After a suicide, a number of different people and organisations are likely to become involved. This is part of the complexity of a suicide death - official processes have to take place by law, and these processes may take some time. This website provides a brief description of the steps involved and gives you a general idea of what to expect.

These processes may sound straightforward, however, when you are living through them, it can be confusing and difficult. Good information around them can be hard to find - we want to acknowledge this. It can also take a long time before the coronial report (or findings) are completed. When waiting times are long, this can feel stressful and may make the grieving process feel harder. 

To help yourself through this time, you can share any questions or concerns you have with a Coronial Services case officer. It may feel daunting at first, but it can help you to become more involved in the process. To get in touch with a coronial case officer, you can ring Coronial Services and enquire. Alternatively, you can get in touch with Victim Support and ask them to help you.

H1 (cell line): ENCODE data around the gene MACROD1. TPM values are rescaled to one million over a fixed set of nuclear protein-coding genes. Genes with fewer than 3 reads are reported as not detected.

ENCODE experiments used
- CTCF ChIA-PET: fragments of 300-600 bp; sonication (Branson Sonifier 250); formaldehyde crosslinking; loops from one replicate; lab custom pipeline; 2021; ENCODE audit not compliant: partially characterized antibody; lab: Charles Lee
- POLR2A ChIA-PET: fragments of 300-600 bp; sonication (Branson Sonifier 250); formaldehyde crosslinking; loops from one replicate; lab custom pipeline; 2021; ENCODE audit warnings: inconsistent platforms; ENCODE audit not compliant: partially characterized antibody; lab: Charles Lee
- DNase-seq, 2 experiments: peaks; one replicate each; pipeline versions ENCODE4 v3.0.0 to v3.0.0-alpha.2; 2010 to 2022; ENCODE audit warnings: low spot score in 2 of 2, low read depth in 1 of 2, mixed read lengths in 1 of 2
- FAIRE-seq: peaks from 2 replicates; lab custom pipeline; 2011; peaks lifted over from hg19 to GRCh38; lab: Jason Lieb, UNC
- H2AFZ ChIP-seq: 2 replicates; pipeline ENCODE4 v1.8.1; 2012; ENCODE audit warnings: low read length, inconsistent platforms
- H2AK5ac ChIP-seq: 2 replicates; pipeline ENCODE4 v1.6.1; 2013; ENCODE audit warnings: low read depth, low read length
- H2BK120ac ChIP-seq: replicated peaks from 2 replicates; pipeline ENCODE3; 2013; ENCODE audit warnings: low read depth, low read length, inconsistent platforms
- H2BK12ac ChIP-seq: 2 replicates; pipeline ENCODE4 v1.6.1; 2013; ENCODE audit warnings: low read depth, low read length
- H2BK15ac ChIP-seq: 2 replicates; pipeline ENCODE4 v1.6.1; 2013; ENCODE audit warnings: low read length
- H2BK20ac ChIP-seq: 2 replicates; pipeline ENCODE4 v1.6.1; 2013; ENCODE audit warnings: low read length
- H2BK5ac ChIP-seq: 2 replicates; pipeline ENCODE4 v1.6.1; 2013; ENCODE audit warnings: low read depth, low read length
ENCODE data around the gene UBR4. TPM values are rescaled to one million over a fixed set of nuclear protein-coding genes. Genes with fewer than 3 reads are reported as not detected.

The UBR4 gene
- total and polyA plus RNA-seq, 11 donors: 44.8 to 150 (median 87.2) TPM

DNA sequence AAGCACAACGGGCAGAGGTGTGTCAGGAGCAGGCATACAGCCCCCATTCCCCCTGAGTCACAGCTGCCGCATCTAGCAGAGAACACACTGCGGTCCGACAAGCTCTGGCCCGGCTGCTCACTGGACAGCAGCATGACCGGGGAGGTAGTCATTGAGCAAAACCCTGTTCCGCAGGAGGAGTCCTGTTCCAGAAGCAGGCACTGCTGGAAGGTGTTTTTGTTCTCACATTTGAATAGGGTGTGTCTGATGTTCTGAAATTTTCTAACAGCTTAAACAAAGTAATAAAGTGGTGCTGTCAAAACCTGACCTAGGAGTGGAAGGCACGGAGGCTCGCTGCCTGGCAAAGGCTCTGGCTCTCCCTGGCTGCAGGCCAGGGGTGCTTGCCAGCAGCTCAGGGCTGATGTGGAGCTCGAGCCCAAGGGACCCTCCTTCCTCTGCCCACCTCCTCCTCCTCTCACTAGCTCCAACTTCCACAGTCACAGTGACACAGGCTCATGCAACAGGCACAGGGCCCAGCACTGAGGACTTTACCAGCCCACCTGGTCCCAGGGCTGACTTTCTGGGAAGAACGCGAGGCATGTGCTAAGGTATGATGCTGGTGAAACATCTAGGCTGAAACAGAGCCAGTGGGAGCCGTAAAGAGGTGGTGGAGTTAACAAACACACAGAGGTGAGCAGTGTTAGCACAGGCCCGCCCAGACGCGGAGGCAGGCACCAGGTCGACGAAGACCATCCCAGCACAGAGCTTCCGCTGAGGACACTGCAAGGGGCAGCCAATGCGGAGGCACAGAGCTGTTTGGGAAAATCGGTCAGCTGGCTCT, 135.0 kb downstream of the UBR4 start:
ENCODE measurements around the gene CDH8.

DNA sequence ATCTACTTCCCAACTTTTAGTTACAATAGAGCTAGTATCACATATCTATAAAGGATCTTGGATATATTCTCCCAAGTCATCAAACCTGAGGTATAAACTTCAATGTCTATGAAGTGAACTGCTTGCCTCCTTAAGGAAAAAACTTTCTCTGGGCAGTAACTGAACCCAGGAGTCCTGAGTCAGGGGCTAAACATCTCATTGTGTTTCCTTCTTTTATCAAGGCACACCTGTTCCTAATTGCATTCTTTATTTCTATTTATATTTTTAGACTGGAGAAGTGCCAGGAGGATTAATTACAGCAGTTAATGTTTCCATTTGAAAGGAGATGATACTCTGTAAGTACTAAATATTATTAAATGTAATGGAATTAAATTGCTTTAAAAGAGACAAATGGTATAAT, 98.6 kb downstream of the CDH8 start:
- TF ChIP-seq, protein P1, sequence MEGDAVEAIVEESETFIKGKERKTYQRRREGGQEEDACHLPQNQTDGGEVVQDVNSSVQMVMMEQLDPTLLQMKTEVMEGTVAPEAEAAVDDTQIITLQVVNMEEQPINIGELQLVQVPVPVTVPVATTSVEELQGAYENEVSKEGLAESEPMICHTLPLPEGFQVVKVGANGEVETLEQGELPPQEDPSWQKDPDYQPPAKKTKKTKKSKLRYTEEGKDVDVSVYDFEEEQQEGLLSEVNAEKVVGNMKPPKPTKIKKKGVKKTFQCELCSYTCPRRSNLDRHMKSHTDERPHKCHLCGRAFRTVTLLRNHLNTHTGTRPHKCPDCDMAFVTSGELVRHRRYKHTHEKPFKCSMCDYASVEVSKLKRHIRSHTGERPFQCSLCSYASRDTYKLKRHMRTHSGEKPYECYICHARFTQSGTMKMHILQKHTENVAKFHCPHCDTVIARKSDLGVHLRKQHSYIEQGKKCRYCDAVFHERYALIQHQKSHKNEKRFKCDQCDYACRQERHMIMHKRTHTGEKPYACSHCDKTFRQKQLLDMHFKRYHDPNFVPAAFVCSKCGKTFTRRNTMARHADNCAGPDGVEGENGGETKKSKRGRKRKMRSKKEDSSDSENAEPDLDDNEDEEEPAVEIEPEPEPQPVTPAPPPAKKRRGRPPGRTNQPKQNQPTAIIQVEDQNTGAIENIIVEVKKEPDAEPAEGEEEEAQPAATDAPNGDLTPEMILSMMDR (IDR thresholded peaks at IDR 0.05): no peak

Look after your whānau and yourself. Self-care is any activity we deliberately do to look after our mental, emotional, physical and spiritual health. Victim Support have also put together a useful resource of answers to common questions after a suicide: find that here.